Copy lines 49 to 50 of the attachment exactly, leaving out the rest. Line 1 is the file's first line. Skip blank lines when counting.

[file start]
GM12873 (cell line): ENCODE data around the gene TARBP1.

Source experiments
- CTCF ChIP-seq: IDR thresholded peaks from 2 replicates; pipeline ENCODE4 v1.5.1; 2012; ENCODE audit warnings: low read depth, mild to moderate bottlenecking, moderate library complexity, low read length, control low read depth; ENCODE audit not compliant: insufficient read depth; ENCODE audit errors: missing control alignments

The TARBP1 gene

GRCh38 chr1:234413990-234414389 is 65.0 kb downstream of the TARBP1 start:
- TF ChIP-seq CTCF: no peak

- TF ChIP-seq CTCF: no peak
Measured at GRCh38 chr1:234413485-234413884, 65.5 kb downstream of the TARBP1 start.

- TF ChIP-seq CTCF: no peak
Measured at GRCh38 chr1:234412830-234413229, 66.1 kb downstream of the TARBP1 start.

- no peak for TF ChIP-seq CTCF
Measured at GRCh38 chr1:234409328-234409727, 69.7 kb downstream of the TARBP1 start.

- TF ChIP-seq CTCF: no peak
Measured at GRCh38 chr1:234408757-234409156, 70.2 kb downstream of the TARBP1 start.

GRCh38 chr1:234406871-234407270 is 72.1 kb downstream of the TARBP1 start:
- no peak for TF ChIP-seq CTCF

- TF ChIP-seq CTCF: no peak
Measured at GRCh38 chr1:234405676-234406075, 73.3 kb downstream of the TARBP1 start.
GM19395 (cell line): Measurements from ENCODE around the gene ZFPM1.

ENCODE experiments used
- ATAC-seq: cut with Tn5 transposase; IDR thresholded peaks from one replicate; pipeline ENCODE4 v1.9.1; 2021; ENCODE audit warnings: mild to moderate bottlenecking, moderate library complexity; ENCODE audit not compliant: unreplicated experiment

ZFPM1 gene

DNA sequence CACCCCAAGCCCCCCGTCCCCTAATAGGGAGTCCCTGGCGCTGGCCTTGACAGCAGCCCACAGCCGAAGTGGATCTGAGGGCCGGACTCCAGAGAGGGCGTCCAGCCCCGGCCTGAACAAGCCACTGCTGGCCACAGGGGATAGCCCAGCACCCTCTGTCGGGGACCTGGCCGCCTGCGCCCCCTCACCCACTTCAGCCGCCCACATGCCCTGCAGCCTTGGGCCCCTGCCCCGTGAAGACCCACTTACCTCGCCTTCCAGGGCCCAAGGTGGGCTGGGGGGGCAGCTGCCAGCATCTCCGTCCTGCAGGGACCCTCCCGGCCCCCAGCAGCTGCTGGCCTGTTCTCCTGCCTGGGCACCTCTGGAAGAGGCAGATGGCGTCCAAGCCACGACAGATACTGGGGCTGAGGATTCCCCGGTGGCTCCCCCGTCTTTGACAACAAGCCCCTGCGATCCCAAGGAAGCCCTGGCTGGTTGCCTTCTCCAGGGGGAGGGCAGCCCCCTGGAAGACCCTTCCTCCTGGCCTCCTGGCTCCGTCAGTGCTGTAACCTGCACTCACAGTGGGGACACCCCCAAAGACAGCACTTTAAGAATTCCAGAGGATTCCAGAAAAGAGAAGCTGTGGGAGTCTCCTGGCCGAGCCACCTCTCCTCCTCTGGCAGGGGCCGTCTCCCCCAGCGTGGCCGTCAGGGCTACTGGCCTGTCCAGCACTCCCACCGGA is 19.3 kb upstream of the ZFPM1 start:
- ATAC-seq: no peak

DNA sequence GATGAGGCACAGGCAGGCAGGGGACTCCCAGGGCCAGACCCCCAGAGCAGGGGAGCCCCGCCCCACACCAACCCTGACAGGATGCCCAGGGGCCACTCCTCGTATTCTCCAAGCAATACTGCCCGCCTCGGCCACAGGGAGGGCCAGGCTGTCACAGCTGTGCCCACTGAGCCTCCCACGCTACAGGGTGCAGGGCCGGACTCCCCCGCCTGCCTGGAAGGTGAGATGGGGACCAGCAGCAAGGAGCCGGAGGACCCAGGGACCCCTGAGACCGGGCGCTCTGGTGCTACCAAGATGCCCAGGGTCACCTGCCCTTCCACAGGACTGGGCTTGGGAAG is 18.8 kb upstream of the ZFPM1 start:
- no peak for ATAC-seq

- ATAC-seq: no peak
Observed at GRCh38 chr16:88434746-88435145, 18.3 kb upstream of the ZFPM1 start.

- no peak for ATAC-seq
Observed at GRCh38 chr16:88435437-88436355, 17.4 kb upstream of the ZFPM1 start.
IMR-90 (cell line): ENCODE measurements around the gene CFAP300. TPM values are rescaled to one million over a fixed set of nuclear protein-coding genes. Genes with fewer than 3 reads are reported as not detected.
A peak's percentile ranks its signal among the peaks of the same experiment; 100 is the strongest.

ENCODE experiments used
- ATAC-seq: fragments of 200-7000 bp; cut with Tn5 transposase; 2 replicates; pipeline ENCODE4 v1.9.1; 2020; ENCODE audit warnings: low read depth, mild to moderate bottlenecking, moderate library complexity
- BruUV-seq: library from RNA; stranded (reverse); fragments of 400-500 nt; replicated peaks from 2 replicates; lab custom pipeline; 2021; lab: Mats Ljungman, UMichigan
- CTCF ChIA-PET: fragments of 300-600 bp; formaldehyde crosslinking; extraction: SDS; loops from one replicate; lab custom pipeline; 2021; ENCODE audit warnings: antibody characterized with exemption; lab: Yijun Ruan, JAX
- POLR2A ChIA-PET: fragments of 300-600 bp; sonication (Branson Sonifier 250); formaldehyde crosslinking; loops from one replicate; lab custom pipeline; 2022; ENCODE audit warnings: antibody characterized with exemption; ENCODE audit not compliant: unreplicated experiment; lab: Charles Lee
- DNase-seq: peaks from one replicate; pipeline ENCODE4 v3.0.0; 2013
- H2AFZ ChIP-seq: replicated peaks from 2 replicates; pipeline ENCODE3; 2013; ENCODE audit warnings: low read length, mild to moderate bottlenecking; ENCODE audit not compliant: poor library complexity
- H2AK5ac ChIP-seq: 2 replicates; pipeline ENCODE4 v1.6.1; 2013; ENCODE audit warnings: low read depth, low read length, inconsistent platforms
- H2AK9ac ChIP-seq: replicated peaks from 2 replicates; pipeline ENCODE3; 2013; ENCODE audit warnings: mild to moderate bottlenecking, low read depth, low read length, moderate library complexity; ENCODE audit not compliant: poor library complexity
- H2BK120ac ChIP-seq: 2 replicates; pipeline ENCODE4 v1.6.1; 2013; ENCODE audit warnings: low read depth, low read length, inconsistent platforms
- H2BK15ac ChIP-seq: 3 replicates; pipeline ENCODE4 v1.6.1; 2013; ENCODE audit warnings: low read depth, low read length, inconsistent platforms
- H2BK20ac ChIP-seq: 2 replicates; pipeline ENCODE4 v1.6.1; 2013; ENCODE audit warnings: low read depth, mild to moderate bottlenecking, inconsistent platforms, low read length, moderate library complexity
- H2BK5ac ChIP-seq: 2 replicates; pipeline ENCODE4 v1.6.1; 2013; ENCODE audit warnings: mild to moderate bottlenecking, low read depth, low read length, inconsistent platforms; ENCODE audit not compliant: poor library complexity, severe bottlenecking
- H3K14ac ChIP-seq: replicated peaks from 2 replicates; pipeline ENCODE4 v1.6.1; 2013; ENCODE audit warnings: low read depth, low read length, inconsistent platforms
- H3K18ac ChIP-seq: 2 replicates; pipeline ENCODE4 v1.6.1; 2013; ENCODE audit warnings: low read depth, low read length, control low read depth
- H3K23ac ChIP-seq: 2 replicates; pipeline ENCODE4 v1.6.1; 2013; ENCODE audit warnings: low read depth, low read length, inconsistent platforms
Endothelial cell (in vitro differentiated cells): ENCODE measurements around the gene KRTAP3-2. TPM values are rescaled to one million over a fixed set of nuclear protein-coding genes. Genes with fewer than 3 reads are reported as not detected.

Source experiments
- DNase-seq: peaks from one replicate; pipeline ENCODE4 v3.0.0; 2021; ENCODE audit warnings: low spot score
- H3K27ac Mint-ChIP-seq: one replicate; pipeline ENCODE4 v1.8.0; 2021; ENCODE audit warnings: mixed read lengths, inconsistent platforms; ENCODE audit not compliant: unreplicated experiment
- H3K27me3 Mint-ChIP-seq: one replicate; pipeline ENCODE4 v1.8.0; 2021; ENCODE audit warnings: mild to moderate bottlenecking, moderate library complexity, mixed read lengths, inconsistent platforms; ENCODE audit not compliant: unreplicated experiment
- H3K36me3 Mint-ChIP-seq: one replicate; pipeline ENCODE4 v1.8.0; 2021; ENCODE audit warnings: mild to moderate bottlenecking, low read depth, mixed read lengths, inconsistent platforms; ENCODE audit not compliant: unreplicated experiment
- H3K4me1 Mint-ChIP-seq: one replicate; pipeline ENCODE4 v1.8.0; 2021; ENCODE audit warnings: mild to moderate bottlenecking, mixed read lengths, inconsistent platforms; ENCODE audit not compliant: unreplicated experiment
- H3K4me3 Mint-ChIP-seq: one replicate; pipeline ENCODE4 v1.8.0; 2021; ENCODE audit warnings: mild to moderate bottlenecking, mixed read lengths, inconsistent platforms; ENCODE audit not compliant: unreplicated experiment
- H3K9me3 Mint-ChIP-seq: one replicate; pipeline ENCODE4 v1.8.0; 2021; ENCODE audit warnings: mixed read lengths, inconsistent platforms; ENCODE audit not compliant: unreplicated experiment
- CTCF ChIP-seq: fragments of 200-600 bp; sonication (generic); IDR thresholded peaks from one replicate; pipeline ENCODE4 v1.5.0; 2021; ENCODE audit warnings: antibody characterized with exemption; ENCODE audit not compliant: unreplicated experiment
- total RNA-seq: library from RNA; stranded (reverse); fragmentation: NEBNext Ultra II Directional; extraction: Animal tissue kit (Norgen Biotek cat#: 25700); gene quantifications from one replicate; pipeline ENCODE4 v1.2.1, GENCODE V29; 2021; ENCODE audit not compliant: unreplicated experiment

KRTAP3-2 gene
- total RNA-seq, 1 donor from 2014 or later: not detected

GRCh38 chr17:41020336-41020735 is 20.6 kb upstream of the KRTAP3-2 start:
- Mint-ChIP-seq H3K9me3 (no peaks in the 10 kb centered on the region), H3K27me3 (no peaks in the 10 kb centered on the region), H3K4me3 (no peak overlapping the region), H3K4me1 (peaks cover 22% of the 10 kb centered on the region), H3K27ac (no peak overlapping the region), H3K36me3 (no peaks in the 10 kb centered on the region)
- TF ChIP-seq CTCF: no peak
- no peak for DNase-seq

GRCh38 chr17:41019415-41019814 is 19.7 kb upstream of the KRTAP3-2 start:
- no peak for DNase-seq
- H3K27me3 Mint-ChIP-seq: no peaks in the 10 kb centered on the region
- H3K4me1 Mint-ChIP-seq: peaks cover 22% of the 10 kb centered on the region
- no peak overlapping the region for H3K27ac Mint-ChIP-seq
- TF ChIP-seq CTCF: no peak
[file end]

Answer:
Endothelial cell (in vitro differentiated cells): ENCODE measurements around the gene KRTAP3-2. TPM values are rescaled to one million over a fixed set of nuclear protein-coding genes. Genes with fewer than 3 reads are reported as not detected.

Source experiments